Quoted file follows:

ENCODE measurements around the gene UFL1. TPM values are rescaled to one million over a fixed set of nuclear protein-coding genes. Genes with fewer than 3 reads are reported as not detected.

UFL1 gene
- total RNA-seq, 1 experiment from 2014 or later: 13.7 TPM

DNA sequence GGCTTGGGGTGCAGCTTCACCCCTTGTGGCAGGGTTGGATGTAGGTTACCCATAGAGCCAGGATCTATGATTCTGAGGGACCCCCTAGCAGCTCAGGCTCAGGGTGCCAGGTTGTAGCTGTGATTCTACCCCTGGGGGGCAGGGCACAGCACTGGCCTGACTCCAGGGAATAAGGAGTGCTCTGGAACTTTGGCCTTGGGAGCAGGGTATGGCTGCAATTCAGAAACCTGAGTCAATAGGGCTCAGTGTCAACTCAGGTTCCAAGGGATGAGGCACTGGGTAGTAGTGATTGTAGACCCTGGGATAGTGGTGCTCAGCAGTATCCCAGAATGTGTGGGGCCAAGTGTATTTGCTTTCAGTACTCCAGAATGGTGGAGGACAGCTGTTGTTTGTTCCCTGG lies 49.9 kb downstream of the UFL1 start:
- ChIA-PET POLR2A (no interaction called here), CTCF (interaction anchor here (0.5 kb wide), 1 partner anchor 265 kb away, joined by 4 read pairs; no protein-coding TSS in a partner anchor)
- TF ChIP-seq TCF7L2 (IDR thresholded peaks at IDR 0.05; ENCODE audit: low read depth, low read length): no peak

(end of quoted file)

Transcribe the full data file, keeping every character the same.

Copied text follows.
ENCODE measurements around the gene UFL1. TPM values are rescaled to one million over a fixed set of nuclear protein-coding genes. Genes with fewer than 3 reads are reported as not detected.

UFL1 gene
- total RNA-seq, 1 experiment from 2014 or later: 13.7 TPM

DNA sequence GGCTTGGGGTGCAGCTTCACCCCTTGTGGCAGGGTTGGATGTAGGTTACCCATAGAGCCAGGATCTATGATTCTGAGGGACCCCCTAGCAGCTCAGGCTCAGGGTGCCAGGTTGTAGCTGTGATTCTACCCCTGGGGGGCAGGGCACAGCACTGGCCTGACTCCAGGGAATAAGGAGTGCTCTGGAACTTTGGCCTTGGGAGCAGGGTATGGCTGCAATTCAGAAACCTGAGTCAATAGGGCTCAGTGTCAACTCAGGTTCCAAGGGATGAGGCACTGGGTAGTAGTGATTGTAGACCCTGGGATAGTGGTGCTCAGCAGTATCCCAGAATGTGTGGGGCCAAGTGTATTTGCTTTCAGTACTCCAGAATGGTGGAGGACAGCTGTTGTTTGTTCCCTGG lies 49.9 kb downstream of the UFL1 start:
- ChIA-PET POLR2A (no interaction called here), CTCF (interaction anchor here (0.5 kb wide), 1 partner anchor 265 kb away, joined by 4 read pairs; no protein-coding TSS in a partner anchor)
- TF ChIP-seq TCF7L2 (IDR thresholded peaks at IDR 0.05; ENCODE audit: low read depth, low read length): no peak